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Mezaka A.,University of Latvia | Susko U.,Latvian Society of Botanists | Opmanis A.,Latvian Academy of Sciences
Folia Cryptogamica Estonica | Year: 2011

Information on Schistostega pennata is limited in the Baltic countries. In Latvia S. pennata is listed as 'rare' in the Red data book but still little is known about the species distribution in relation to habitat and substrate. A search of all available literature and unpublished records provided information on about 21 S. pennata records in Latvia from 1924 until 2010 from different habitats and substrates. In total 18 records of S. pennata were found from protected areas. The latest records suggest that it is more common in Woodland Key Habitats on Picea abies root mass, than on sandstone in Latvia. Source


Kholkin A.L.,University of Aveiro | Kiselev D.A.,University of Aveiro | Bdikin I.K.,University of Aveiro | Sternberg A.,Latvian Academy of Sciences | And 4 more authors.
Materials | Year: 2010

Relaxors constitute a large class of ferroelectrics where disorder is introduced by doping with ions of different size and valence, in order to maximize their useful properties in a broad temperature range. Polarization disorder in relaxors is typically studied by dielectric and scattering techniques that do not allow direct mapping of relaxor parameters, such as correlation length or width of the relaxation time spectrum. In this paper, we introduce a novel method based on measurements of local vibrations by Piezoresponse Force Microscopy (PFM) that detects nanoscale polarization on the relaxor surface. Random polarization patterns are then analyzed via local Fast Fourier Transform (FFT) and the FFT PFM parameters, such as amplitude, correlation radius and width of the spectrum of spatial correlations, are mapped along with the conventional topography. The results are tested with transparent (Pb, La) (Zr, Ti)O3 ceramics where local disorder is due to doping with La3+. The conclusions are made about the distribution of the defectsresponsible for relaxor behavior and the role of the grain boundaries in the macroscopic response. © 2010 by the authors. Source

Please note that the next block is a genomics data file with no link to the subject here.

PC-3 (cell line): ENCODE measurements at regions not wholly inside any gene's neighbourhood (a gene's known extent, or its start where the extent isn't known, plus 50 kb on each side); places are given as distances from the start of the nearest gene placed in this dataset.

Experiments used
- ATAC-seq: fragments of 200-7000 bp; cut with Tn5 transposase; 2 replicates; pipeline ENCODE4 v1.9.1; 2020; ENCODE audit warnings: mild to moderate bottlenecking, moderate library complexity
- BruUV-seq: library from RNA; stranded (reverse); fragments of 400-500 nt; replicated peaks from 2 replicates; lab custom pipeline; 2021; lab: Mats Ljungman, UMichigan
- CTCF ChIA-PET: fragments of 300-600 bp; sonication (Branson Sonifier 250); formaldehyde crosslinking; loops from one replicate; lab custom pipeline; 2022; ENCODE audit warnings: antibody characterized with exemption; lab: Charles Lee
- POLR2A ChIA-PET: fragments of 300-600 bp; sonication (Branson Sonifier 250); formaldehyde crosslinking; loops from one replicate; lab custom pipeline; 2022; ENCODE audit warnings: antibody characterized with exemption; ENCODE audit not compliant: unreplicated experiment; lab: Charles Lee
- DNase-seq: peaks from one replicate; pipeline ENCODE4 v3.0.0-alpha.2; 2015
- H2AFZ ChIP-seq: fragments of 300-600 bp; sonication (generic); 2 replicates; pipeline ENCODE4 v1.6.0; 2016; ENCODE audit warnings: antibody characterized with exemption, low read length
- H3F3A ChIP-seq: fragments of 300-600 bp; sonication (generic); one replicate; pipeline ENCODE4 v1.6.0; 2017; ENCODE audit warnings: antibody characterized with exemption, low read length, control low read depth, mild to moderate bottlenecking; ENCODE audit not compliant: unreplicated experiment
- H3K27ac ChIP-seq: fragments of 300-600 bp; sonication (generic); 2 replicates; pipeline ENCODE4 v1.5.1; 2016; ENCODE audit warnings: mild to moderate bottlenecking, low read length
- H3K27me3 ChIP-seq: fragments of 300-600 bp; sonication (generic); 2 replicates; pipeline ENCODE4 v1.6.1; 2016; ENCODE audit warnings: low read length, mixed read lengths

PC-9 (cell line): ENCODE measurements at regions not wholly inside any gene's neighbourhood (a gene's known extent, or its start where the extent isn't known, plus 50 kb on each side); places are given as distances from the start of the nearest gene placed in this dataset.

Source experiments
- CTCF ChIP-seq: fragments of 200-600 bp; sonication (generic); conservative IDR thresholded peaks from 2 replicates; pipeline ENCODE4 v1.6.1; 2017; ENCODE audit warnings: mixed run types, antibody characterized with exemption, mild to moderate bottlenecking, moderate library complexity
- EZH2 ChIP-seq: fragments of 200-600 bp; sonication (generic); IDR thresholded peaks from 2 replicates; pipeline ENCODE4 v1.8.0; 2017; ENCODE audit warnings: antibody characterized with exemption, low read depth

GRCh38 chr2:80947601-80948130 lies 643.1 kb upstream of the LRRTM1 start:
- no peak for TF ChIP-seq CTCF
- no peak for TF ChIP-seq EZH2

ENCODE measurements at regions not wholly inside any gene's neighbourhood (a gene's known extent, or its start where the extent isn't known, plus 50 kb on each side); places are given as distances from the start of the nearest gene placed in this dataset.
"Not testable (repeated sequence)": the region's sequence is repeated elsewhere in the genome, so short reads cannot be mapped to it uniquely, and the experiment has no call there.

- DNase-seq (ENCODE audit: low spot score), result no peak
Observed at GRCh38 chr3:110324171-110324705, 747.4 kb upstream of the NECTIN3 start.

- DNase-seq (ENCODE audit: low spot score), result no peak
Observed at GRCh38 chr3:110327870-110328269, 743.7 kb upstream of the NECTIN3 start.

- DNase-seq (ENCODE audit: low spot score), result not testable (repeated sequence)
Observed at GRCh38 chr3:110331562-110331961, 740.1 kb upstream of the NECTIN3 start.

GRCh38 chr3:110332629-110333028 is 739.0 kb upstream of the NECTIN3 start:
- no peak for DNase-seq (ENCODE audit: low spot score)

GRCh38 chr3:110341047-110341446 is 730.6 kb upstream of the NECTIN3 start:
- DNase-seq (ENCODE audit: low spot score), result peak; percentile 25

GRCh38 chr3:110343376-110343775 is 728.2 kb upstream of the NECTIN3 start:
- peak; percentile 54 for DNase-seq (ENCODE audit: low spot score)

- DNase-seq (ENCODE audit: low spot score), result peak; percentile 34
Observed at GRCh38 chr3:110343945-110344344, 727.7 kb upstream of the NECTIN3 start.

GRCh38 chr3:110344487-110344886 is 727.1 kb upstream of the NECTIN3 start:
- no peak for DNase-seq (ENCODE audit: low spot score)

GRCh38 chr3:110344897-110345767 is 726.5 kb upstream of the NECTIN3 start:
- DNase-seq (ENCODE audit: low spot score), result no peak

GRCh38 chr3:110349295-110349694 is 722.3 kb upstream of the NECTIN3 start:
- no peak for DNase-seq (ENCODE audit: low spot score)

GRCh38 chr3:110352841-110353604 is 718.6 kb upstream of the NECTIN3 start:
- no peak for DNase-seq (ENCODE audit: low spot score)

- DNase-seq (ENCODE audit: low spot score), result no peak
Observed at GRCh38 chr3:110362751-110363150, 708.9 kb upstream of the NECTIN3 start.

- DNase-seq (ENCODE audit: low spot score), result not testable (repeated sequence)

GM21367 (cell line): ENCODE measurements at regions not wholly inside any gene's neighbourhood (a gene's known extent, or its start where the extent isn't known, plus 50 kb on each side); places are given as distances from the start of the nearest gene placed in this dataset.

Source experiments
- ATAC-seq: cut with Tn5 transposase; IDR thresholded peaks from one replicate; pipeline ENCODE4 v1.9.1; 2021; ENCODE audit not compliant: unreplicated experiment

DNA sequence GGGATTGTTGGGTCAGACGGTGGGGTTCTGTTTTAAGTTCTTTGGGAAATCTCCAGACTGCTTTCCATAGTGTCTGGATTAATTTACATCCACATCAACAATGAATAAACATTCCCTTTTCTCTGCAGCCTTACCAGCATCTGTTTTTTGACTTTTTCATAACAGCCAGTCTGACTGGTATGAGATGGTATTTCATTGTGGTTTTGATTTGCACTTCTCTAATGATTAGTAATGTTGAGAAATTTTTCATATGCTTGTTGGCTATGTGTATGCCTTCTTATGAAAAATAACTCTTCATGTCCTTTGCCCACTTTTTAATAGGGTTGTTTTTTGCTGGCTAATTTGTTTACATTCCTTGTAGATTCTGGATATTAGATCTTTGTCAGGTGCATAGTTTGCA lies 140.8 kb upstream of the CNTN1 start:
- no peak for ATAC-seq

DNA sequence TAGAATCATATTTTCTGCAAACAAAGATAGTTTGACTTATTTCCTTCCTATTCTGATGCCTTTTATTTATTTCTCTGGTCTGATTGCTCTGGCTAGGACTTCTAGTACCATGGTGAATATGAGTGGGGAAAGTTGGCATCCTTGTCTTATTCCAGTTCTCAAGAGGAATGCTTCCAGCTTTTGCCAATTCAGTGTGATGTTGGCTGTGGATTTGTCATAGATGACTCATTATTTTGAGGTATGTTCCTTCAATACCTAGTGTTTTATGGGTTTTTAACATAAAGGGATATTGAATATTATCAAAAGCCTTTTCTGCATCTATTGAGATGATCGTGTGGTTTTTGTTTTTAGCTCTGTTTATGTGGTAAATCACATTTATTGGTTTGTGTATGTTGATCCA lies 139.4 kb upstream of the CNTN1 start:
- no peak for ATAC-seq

Spalvis K.,Latvian State Forestry Research Institute Silava | Daugaviete M.,Latvian State Forestry Research Institute Silava | Platace R.,Latvian Academy of Sciences | Daugavietis U.,Latvian State Forestry Research Institute Silava
International Multidisciplinary Scientific GeoConference Surveying Geology and Mining Ecology Management, SGEM | Year: 2014